Blog post by David McNeill author of Why We Gesture: The Surprising role of the hands in communication
Why do we gesture? Many would say it brings emphasis, energy and ornamentation to speech (which is assumed to be the core of what is taking place); in short, gesture is an “add-on.” (as Adam Kendon, who also rejects the idea, phrases it). However,the evidence is against this. The lay view of gesture is that one “talks with one’s hands.” You can’t find a word so you resort to gesture. Marianne Gullberg debunks this ancient idea. As she succinctly puts it, rather than gesture starting when words stop,gesture stops as well. So if, contrary to lay belief, we don’t “talk with our hands”, why do we gesture? This book offers an answer.
The reasons we gesture are more profound. Language itself is inseparable from it. While gestures enhance the material carriers of meaning, the core is gesture and speech together. They are bound more tightly than saying the gesture is an“add-on” or “ornament” implies. They are united as a matter of thought itself. Thought with language is actually thought with language and gesture indissolubly tied. Even if the hands are restrained for some reason and a gesture is not externalized, the imagery it embodies can still be present, hidden but integrated with speech (and may surface in some other part of the body, the feet for example).
The book’s answer to the question, why we gesture is not that speech triggers gesture but that gesture orchestrates speech; we speak because we gesture, not we gesture because we speak. In bald terms, to orchestrate speech is why we gesture. This is the “surprise” of the subtitle—“The surprising role of the hands in communication.”
To present this hypothesis is the purpose of the current book. The book is the capstone of three previous books—an inadvertent trilogy over 20 years—“How Language Began: Gesture and Speech in Human Evolution,” “Gesture and Thought,” and “Hand and Mind: What Gestures reveal about Thought.” It merges them in to one multifaceted hypothesis. The integration itself—that it is possible—is part of the hypothesis. Integration is possible because of its central idea—implicit in the trilogy, explicit here—that gestures orchestrate speech.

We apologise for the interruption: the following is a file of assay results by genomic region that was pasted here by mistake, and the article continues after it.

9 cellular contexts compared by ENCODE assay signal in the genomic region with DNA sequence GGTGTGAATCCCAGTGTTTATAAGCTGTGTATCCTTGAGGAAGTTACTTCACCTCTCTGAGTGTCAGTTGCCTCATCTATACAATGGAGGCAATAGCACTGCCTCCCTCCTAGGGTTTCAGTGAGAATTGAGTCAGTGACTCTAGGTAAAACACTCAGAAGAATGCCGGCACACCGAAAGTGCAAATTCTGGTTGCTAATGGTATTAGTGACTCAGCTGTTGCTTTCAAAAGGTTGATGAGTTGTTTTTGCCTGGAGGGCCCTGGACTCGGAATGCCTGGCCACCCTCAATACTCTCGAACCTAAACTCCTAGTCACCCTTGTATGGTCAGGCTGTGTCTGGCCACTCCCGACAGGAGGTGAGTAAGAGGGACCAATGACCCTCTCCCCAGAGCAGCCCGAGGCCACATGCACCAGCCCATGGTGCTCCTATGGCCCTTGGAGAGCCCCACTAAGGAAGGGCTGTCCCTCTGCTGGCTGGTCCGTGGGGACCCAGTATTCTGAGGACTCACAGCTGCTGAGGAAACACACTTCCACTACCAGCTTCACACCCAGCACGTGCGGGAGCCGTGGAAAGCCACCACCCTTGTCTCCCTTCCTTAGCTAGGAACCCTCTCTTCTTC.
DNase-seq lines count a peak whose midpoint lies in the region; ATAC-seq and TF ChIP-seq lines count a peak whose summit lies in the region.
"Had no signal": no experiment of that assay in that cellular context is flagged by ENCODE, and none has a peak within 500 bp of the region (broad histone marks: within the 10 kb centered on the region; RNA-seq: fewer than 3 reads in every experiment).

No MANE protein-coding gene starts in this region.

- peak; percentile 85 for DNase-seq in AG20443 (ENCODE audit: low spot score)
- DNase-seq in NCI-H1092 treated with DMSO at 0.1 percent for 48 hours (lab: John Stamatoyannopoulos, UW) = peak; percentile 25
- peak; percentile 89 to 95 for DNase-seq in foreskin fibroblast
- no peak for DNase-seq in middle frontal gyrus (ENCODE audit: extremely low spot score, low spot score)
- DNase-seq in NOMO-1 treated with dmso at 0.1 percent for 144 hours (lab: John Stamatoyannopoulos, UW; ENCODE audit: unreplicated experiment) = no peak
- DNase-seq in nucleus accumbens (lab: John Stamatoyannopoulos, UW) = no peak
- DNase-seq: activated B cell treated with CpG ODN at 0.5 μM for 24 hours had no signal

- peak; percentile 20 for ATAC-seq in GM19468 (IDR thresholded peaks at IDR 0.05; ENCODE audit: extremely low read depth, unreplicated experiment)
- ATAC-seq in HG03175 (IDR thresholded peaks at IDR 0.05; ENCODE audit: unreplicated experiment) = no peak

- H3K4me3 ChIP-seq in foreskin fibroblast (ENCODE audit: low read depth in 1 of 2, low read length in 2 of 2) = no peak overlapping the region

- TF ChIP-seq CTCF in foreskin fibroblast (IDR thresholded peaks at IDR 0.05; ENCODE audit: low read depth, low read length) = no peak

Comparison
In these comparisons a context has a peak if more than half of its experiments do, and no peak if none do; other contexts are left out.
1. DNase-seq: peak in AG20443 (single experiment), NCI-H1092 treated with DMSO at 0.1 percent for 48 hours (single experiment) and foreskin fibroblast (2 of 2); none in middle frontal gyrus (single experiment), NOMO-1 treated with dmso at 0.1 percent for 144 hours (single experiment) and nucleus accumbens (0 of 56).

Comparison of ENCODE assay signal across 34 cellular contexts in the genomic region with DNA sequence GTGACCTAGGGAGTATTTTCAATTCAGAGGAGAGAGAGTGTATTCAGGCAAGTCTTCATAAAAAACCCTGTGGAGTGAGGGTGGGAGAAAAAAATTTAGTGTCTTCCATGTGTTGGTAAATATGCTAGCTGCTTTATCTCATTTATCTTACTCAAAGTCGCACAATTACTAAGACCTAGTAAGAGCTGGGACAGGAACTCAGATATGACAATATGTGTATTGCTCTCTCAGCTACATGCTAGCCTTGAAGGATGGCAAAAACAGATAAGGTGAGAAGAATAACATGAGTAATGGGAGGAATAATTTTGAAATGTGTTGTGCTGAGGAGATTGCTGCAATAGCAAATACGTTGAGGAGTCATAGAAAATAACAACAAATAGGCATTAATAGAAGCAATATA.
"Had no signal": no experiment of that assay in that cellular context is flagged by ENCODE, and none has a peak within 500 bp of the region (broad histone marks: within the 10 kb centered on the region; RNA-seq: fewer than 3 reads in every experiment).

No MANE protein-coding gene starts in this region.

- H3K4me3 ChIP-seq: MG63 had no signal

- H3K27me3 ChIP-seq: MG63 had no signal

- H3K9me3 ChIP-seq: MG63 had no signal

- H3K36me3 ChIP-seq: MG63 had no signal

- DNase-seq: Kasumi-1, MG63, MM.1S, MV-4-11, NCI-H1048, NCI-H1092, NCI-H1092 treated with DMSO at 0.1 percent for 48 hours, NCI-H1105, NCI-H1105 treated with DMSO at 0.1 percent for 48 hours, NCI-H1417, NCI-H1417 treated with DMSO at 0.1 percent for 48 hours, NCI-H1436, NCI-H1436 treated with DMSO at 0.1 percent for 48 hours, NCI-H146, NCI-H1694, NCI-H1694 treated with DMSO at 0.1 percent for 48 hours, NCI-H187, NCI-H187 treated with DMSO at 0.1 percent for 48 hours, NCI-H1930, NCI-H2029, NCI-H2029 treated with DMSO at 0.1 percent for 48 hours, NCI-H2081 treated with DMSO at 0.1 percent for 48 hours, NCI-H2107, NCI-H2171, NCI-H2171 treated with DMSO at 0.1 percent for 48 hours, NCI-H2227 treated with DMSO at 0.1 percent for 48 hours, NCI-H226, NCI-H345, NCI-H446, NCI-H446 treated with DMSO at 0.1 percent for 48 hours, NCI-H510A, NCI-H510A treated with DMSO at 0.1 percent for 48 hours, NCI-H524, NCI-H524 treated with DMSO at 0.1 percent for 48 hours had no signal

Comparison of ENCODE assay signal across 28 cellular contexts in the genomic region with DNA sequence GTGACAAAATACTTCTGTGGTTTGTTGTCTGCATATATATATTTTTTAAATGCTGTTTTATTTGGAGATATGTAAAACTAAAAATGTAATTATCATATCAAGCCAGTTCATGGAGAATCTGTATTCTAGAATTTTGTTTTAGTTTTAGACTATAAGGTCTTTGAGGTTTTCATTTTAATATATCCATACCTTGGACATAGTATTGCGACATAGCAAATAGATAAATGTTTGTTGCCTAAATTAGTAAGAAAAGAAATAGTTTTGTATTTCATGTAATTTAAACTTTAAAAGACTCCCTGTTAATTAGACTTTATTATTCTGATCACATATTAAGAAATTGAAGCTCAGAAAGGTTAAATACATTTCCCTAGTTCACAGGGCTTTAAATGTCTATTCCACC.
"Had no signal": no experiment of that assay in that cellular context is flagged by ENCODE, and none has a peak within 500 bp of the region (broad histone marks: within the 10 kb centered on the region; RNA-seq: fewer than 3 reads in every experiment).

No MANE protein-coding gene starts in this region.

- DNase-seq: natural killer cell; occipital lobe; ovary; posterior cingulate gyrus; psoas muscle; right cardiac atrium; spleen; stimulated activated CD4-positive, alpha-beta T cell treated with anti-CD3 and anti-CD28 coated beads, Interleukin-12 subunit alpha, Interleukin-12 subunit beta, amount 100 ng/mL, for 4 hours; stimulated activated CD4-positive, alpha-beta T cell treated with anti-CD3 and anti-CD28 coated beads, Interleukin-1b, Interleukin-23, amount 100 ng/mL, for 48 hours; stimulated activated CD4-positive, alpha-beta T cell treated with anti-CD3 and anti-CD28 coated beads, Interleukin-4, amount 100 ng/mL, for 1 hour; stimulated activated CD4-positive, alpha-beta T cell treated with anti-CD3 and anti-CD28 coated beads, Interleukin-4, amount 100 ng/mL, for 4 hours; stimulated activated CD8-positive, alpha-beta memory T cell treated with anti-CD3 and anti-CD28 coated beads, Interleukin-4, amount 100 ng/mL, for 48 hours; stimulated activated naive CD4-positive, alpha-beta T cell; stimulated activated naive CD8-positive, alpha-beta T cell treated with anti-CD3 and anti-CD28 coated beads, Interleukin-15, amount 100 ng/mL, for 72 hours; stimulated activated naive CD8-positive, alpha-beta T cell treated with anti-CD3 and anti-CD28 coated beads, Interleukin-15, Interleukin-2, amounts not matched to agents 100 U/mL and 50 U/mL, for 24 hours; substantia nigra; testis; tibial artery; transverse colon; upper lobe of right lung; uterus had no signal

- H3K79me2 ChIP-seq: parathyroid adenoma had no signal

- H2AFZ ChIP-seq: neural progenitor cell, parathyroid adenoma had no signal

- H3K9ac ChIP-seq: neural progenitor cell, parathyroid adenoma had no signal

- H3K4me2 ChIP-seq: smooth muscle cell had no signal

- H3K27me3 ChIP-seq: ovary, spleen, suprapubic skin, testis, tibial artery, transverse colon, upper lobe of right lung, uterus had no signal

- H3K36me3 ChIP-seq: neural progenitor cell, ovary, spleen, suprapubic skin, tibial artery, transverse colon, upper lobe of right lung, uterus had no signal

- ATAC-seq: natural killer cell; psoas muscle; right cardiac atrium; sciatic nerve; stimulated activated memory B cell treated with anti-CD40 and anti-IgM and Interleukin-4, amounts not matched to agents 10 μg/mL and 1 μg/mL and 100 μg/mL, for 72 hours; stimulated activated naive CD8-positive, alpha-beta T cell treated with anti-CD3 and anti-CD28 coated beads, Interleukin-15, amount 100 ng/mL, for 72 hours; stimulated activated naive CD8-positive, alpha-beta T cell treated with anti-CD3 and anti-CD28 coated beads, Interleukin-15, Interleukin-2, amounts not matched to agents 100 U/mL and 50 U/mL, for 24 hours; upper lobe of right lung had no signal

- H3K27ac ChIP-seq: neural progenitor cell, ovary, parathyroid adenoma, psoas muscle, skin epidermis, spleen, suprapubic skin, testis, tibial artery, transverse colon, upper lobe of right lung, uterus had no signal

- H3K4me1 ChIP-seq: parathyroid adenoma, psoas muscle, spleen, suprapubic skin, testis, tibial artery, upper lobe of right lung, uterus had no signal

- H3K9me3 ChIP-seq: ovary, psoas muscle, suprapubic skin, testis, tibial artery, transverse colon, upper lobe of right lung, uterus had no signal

A gesture automatically orchestrates speech when it and speech co-express the same meaning; then the gesture dominates the speech; syntax is subordinate and breaks apart or interrupts to preserve the integrity of the gesture–speech unit.Orchestration is the action of the vocal tract organized around a manual gesture. The gesture sets its parameters, the order of events within it, and the content of the speech with which it works. The amount of time speakers take to utter sentences is remarkably constant, between 1 and 2 seconds regardless of the number of embedded sentences. It is also the duration of a gesture. All of this is experienced by the speaker as the two awarenesses of the sentence that Wundt in the 19th C. distinguished.The “simultaneous” is awareness of the whole gesture–speech unit. It begins with the first stirrings of gesture preparation and ends with the last motion of gesture retraction. The “successive” is awareness of “…individual constituents moving into the focus of attention and out again,” and includes the gesture–speech unit as it and its gesture come to surface and then sink again beneath it.
The gesture in the first illustration, synchronized with “it down”, is a gesture–speech unit, and using the Wundt concepts we have:
“and Tweety Bird runs and gets a bowling ba simultaneous awareness of gesture–speech unity
starts[ll and ∅tw drops gesture–speech unity enters successive awareness it down gesture–speech unity
leaves successive awareness the drainpipe]simultaneous awareness of gesture–speech unity ends.”
The transcript  shows the speech the gesture orchestrated and when – the entire stretch, from “ball” to “drainpipe” is the core meaning of “it down” plus the image of thrusting the bowling ball into the drainpipe in simultaneous awareness. The same meaning appeared in successive awareness, the gesture stroke in the position the construction provided, there orchestrating “it” and “down”together.
The “drops” construction provides the unpacking template and adds linguistic values. Its job is to present the gesture–speech unit, including Tweety’s agent-power in the unit. Gesture–speech unity is alive and not effaced by constructions. To the contrary,Sylvester-up/Tweety-down conflict in socially accessible form. This unit must be kept intact in the speech flow. What is striking and why the example is illustrative, is that “it down” was divided by the construction into different syntactic constituents (“it”the direct object, “down” a locative complement), yet the word pair remained a unit orchestrated by the gesture. In other examples, speech stops when continuing would break up a gesture–speech
it controls them. A gesture–speech unity dominates.
How did it all come about? It occurred because “it down,” plus the co-expressive thrusting gesture, was the source (the “growth point”) of the sentence. The growth point came about as the differentiation of a field of equivalents having to do with HOWTO THWART SYLVESTER: THE BOWLING BALL DOWN. It unpacked itself into shareable form by “summoning” the causative construction (possible because a causative